Also what was happening to me that I hadn’t recognized was that I was becoming frustrated and a little annoyed with some of the questions. In my mind I felt they really didn’t understand what was going on with disparity among African-Americans here in San Francisco, because none of them there were African-American. In my mind, I was thinking “Yeah, you are trying to tell me, an African-American, what needs to be done.” Things like that were going through my mind.
There was an incident that happened with one of my colleagues who I had worked with for many, many years. He said “You know what I think you need to do at the end of your presentation? List all of the strengths of black people in a community and stuff like that. I think that’s what you need to do.” I was sitting there thinking about how to react to that. The purpose of my presentation was to give them an understanding of the disparities that actually exist here in San Francisco. This is not uplifting. It’s not a positive, uplifting talk. The fact is that African-Americans make up nine out of ten people dealing with disparities here in San Francisco. So it’s not an uplifting talk. It’s just not. That’s just the reality of it. Yet my colleague wanted me to end with something about the strengths of black people.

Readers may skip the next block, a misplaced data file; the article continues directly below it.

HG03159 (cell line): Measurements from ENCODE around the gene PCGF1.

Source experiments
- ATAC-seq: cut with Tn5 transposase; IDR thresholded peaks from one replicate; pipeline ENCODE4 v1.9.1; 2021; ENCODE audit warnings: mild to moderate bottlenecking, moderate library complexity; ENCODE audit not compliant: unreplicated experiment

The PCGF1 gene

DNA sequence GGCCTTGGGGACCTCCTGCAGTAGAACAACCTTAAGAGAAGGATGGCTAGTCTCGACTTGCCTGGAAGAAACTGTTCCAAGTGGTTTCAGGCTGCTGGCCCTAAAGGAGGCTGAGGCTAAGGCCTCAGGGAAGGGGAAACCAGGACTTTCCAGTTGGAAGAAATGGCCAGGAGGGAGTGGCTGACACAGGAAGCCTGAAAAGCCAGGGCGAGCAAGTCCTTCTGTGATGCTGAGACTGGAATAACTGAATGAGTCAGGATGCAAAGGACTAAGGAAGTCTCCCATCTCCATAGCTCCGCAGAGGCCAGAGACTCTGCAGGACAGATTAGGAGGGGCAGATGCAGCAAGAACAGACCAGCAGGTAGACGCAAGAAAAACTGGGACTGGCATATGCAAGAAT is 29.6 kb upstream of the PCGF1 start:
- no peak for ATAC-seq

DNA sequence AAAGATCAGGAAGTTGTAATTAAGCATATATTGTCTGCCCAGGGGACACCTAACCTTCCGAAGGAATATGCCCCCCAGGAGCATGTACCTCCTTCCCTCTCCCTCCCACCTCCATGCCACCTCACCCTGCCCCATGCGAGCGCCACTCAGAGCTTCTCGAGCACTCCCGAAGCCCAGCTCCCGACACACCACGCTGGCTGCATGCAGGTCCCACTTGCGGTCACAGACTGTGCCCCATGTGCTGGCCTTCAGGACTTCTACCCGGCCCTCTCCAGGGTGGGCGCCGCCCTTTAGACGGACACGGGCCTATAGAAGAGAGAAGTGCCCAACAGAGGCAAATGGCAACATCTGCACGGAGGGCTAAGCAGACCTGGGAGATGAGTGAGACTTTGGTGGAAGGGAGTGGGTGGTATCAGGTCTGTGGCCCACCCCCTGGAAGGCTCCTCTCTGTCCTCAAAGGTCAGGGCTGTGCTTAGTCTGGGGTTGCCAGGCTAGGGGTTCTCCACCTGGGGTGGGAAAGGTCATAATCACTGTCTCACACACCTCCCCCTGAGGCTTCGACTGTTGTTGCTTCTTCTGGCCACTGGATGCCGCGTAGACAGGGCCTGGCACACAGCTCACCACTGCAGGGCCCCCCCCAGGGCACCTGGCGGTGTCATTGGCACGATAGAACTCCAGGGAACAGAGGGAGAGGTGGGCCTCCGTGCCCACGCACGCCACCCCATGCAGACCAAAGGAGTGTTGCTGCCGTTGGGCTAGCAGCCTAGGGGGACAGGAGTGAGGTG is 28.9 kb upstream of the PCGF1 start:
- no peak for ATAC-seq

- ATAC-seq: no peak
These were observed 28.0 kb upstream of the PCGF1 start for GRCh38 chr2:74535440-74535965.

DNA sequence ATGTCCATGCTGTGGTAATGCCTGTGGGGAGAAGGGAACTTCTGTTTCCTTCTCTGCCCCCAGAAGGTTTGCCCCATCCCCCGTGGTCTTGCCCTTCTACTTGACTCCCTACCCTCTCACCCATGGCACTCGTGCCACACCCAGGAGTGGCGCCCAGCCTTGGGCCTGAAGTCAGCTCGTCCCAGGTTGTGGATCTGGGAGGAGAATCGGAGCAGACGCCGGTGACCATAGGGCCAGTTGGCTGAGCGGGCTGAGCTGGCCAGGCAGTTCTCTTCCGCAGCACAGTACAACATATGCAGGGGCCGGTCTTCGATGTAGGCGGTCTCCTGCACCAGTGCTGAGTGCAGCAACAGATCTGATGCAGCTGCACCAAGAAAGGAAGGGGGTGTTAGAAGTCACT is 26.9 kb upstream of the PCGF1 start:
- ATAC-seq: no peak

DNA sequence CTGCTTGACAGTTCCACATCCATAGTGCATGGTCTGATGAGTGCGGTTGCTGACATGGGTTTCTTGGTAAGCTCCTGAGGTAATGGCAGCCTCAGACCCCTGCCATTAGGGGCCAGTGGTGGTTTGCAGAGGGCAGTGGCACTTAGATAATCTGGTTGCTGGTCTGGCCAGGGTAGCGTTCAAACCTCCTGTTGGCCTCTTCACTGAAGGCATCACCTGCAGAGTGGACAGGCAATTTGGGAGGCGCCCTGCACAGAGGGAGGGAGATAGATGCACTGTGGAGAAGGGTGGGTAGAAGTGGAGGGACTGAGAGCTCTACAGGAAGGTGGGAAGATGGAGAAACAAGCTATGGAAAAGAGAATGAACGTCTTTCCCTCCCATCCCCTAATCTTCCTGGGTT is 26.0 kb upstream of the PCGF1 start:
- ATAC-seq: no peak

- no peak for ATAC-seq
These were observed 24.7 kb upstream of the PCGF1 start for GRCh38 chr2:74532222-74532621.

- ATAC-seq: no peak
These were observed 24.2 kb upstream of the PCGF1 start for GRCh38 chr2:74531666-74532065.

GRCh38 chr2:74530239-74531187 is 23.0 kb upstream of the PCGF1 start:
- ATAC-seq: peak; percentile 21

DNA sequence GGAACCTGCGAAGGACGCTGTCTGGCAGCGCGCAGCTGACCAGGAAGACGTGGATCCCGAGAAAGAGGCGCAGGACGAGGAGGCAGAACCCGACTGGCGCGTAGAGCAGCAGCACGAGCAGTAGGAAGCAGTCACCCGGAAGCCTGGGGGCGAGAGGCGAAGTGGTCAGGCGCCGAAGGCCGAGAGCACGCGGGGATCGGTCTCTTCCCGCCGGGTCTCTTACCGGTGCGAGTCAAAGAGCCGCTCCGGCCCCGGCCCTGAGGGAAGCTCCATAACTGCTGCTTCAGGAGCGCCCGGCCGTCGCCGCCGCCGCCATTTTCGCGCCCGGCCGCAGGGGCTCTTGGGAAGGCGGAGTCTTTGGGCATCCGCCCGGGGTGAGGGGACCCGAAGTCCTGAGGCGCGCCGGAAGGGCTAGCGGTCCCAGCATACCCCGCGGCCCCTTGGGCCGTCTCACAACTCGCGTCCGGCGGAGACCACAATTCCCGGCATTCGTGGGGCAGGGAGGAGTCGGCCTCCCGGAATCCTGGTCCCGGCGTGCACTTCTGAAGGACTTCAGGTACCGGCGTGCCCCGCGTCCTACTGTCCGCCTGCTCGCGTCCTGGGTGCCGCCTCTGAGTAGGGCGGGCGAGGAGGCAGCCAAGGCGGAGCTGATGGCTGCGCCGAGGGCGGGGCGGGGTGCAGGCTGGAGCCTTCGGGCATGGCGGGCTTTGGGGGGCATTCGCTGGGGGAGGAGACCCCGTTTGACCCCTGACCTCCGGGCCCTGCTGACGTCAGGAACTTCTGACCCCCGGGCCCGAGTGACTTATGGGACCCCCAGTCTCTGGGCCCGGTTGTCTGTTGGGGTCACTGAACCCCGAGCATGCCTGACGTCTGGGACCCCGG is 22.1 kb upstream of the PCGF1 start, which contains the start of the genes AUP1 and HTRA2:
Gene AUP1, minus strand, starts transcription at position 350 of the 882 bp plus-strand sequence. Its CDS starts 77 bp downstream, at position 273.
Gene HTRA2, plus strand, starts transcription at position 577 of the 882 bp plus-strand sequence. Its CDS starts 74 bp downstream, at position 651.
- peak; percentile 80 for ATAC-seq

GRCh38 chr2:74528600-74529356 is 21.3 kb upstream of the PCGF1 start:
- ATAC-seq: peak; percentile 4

My colleague saw my reaction regarding their suggestion. My first response was “I will talk to you about this later.” This person went on and talked about other things but in the mean time, I was seething inside. Something just did not feel right. Part of it was the internal dialogue that was happening in my mind. I had my own self-doubts and was feeling like I was a fraud. I thought maybe I wasn’t presenting the information the way it was supposed to be presented. All those doubt thoughts kept coming up.
Then Spirit spoke and said, “You need to address this. You can’t just let it go by.” So I did go back and I did address it. I let this person know how I felt about what they had said regarding my presentation that was going to happen on May 21st.